More than half of all Internet ads don't capture any eyeballs, underscoring the difficulty facing both publishers and marketers in capturing the public's attention in the increasingly fractured media environment, according to data from Google (GOOG) and market researchers.
Google estimates that 56.1 percent of ads are unviewable (an ad is considered viewable if 50 percent of its pixels are visible for a second), while comScore puts it at 54 percent. A study by Vindico found 55 percent of ads can't be seen. The ramifications are huge because publishers traditionally charge advertisers for display ads on a cost-per-thousand (CPM) impressions basis.
Whether this will force ad rates down isn't clear. Some marketers may be willing to pay for a guaranteed audience, according to Tom Adams of SQAD, which tracks advertising costs.
"Viewability continues to be a big issue from an ad measurement perspective, particularly for those who are looking to standardize digital with more traditional ad measures," wrote Dan Marcec, a spokesman for eMarketer, which follows the digital ad market, in an email. "Such findings from Google reaffirm that even though there's a lot of effort and investment going into viewability ad measurement, there are still significant gains to be made in terms of actually realizing improvements. "
ZenithOptimedia noted that spending on Web-based ads overtook newspapers for the first time in 2013, and it forecasts that the Web will exceed magazines in 2015. Spending on online ads is expected to increase at an average rate of 16 percent from 2014 through 2016, according to ZenithOptimedia. Compared to spending on other media, ZenithOptimedia says the Web is "still the fastest growing medium by some distance," thanks to continued growth in search and enhancements in digital display technology and in mobile.
"That multiplies the problem," Corey Elliott, director of research at Borrell Associates, which tracks advertising, told CBS MoneyWatch. "They haven't figured out the best methods for advertising on mobile devices."
Data from Google found that the most viewable position in on a website was right above the fold and not at the top of the page. Position, though, isn't everything.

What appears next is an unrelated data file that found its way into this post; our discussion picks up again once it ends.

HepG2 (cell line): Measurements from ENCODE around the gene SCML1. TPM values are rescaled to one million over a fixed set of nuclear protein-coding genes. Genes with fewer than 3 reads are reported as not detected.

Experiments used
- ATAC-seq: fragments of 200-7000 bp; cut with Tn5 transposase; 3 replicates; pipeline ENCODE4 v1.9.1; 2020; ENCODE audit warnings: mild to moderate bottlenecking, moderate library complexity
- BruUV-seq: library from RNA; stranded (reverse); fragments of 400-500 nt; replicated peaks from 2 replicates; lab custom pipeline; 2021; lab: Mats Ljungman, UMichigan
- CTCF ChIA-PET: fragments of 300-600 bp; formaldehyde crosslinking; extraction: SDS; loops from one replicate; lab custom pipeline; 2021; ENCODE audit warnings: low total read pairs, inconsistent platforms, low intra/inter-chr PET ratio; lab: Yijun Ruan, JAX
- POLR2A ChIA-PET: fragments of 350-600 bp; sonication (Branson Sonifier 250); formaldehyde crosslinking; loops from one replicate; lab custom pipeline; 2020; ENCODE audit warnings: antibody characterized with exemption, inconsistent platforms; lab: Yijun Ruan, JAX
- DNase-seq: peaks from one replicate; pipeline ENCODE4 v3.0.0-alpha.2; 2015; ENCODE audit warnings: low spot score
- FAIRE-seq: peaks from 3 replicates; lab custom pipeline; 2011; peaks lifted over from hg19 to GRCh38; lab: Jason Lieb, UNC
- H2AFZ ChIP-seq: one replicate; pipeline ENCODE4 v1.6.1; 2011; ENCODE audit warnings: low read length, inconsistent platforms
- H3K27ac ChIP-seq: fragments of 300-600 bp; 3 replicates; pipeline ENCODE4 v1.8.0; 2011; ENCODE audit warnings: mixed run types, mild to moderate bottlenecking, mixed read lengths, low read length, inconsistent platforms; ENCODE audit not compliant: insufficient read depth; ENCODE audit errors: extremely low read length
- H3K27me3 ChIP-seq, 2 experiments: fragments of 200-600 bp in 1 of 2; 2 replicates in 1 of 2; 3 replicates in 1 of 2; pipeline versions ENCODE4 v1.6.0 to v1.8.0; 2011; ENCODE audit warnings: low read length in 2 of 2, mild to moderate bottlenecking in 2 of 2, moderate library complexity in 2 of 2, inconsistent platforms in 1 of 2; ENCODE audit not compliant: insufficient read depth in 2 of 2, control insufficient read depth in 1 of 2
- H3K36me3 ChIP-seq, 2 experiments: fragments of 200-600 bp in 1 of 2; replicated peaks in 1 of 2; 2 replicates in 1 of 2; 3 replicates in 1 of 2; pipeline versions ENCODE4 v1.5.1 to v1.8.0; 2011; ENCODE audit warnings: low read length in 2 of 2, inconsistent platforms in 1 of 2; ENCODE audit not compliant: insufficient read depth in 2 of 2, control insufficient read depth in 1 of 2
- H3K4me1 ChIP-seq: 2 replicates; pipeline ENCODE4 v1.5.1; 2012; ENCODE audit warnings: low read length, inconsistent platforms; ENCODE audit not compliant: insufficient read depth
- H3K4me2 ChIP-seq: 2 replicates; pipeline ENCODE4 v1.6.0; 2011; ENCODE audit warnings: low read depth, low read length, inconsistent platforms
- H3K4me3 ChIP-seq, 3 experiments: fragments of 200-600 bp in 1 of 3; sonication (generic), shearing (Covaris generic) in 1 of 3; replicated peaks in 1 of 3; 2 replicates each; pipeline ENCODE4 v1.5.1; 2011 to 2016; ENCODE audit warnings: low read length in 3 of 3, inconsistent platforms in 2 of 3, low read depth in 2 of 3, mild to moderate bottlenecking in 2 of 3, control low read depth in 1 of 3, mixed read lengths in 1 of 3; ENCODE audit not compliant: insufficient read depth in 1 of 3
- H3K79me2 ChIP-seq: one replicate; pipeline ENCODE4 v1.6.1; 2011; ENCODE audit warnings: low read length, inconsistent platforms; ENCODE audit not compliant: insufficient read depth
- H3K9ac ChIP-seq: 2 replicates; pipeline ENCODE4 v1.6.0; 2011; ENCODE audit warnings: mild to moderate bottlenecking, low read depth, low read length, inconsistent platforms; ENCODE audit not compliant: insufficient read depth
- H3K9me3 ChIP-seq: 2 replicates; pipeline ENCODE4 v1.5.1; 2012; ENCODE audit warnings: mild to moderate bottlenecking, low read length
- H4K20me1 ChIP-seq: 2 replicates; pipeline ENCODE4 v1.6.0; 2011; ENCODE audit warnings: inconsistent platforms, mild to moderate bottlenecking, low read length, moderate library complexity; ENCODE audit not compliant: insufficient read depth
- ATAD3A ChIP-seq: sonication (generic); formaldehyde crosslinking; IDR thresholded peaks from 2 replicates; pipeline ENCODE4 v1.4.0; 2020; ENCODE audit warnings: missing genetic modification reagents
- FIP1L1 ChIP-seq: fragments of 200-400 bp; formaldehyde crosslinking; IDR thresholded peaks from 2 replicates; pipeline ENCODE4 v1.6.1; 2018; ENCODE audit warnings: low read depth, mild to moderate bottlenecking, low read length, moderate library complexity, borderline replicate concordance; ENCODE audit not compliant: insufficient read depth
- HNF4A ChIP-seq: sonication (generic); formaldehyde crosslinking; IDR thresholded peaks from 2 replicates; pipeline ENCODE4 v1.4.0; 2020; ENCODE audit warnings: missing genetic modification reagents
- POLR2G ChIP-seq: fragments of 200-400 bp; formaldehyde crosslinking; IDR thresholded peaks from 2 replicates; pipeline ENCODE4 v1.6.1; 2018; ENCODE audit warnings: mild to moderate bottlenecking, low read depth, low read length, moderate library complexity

"Not all above-the-fold impressions are viewable, while many below-the-fold impressions are," according to Google.
Ads may not be viewable because they can't be loaded due to a technical glitch or because they're being "served" by bots, networks of compromised computers that hackers use. And it isn't clear how many of these ads are being viewed by such networks instead of by people.
However, a Google spokesperson wrote in an email: "I wouldn't presume it's bots -- in this case, viewability refers to whether an ad can actually be seen in the viewable portion of a page. For example, a page might load, but the person looking at it never scrolls down, so they don't see ads served at the bottom."
"[Viewability] has been a big issue in digital advertising for the past two to three years," said Andrew Lipsman, a vice president at comScore, in an interview. "The industry is slowly moving toward a viewable impressions standard."
According to the Interactive Advertising Bureau (IAB) trade group, the industry has developed two programs to address this issue: Making Measurement Make Sense and Trustworthy Accountability Group. Advertisers are increasingly paying only for the ads that can be seen.
Mike Zaneis, executive vice president and general counsel at the IAB, warns about jumping to conclusions about the data.
"We applaud Google for adding rich data to the industry's ongoing discussion around inventory quality," he wrote in an email. "However, their report does NOT suggest that 56% of all ads are called by bots and are the result of non-human traffic, in fact, I don't see any reference to fraud in their material."